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# The cardinality of a finite set is the number of elements in the set.

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Senior Manager
Joined: 04 Sep 2017
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The cardinality of a finite set is the number of elements in the set.  [#permalink]

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21 Sep 2019, 15:15
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28% (01:37) correct 72% (01:26) wrong based on 106 sessions

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The cardinality of a finite set is the number of elements in the set. What is the cardinality of set A ?

(1) 2 is the cardinality of exactly 6 subsets of set A.
(2) Set A has a total of 16 subsets, including the empty set and set A itself.

DS06351.01
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Joined: 20 Jul 2017
Posts: 1048
Location: India
Concentration: Entrepreneurship, Marketing
WE: Education (Education)
The cardinality of a finite set is the number of elements in the set.  [#permalink]

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24 Sep 2019, 10:34
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gmatt1476 wrote:
The cardinality of a finite set is the number of elements in the set. What is the cardinality of set A ?

(1) 2 is the cardinality of exactly 6 subsets of set A.
(2) Set A has a total of 16 subsets, including the empty set and set A itself.

DS06351.01

Let 'n' be the cardinality of set A.

(1) 2 is the cardinality of exactly 6 subsets of set A.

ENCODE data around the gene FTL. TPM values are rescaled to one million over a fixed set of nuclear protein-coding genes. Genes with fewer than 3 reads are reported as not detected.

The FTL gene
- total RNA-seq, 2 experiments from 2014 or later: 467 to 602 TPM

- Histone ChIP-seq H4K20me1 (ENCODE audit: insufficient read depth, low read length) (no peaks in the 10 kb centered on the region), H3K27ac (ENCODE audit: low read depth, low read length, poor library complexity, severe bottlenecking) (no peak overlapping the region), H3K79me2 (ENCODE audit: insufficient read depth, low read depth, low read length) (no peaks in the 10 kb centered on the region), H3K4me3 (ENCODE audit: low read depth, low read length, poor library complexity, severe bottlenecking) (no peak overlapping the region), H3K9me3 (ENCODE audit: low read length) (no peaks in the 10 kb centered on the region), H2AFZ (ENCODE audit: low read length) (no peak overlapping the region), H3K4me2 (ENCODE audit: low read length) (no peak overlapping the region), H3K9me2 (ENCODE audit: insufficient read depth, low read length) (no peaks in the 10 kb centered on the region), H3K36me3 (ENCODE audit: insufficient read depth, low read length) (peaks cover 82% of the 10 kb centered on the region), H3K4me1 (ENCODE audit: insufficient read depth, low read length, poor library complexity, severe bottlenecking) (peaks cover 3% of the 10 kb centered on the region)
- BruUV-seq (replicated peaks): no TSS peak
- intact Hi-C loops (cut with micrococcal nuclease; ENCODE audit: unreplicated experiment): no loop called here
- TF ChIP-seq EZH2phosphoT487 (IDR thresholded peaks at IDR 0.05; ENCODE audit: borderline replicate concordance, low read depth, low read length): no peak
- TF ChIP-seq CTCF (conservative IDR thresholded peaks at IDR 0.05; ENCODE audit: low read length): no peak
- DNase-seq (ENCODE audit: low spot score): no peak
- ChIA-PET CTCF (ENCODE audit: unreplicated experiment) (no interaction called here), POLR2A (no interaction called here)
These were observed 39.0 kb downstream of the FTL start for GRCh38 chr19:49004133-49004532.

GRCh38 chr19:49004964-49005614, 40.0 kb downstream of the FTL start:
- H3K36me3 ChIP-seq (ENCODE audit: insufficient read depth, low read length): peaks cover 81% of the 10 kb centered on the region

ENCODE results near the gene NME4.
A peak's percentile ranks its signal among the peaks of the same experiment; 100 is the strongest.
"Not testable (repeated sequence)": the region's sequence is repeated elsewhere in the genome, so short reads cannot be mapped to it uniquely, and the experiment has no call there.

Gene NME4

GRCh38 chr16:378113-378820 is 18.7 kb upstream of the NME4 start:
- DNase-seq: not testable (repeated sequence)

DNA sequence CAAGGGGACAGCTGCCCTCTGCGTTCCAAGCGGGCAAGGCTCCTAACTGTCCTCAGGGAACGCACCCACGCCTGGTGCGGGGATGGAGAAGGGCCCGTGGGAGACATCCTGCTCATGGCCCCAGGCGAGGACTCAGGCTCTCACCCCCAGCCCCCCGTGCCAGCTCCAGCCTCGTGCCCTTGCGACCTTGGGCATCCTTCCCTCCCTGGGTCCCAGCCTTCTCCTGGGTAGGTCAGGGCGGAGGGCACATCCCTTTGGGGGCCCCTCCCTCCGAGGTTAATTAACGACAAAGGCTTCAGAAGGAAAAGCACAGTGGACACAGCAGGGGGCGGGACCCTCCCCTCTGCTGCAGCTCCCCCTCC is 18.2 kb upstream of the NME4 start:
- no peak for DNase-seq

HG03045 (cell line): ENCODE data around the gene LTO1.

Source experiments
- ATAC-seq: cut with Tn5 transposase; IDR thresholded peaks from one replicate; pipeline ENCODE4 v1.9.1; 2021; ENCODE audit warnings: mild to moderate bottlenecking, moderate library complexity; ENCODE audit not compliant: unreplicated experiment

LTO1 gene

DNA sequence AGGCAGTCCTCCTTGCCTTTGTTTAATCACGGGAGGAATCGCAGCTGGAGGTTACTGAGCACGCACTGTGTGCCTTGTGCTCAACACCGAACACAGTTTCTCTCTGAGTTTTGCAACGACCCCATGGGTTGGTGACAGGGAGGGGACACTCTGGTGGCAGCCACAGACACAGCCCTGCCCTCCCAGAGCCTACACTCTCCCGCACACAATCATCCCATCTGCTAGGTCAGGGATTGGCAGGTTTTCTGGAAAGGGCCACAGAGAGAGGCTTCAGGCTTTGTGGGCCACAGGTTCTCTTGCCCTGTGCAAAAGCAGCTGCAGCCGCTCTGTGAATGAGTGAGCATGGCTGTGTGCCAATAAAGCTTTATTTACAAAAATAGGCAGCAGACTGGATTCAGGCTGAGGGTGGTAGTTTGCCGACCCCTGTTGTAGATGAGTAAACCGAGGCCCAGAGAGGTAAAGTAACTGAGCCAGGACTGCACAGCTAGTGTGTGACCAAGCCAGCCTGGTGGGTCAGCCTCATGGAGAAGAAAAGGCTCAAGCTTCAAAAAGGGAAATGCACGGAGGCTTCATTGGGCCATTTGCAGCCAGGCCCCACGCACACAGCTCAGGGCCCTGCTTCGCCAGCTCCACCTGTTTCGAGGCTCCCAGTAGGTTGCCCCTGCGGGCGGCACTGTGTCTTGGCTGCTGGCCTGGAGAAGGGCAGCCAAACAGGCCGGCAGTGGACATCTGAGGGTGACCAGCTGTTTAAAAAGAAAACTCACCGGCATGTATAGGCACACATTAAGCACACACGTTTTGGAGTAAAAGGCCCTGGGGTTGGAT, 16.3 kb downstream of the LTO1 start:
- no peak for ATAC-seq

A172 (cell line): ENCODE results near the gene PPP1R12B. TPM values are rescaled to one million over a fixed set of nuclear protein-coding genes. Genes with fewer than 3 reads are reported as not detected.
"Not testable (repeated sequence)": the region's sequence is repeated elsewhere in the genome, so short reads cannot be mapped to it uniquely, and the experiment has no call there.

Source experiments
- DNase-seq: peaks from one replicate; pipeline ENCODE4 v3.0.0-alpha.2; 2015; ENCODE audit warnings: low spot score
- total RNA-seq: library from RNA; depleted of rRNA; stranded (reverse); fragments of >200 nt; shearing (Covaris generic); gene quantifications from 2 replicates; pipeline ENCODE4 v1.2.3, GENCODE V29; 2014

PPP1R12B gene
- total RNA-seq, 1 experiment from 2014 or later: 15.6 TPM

Number of 2 sets that can be formed from a set of n elements = nc2 = 6
--> n(n-1)/2 = 6
--> n(n-1) = 12 = 4*3
By comparison, n = 4
So, Cardinality of set A = 4 -- Sufficient

Formula: Number of subsets possible for a set of n elements = $$2^n$$ (including the empty set & the set itself)
E.g: If Set A = {1, 2, 3}, All subsets possible = {1}, {2}, {3}, {1,2}, {2,3}, {1,3}, {1,2,3}, {} = 8 subsets i.e, $$2^3$$

(2) Set A has a total of 16 subsets, including the empty set and set A itself.
--> $$2^n$$ = 16
--> n = 4
So, Cardinality of set A = 4 -- Sufficient

IMO Option D
##### General Discussion
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Joined: 19 Oct 2018
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Re: The cardinality of a finite set is the number of elements in the set.  [#permalink]

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16 Oct 2019, 12:45
Assume the elements in set A= n

Statement 1-
Number of ways to select 2 elements out of n is 6
nC2=6
We can figure out n

Sufficient

Statement 2
nC0+ nC1+nC2+......+nCn=16
$$2^n$$=16

OR

Any element can either present in the subset or not.
Hence total number of subsets- 2*2*2...n times= $$2^n$$

Anyways, we can figure out 'n'

Sufficient

gmatt1476 wrote:
The cardinality of a finite set is the number of elements in the set. What is the cardinality of set A ?

(1) 2 is the cardinality of exactly 6 subsets of set A.
(2) Set A has a total of 16 subsets, including the empty set and set A itself.

DS06351.01
Intern
Joined: 20 May 2019
Posts: 3
The cardinality of a finite set is the number of elements in the set.  [#permalink]

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07 Nov 2019, 10:06
Dillesh4096 wrote:
gmatt1476 wrote:
The cardinality of a finite set is the number of elements in the set. What is the cardinality of set A ?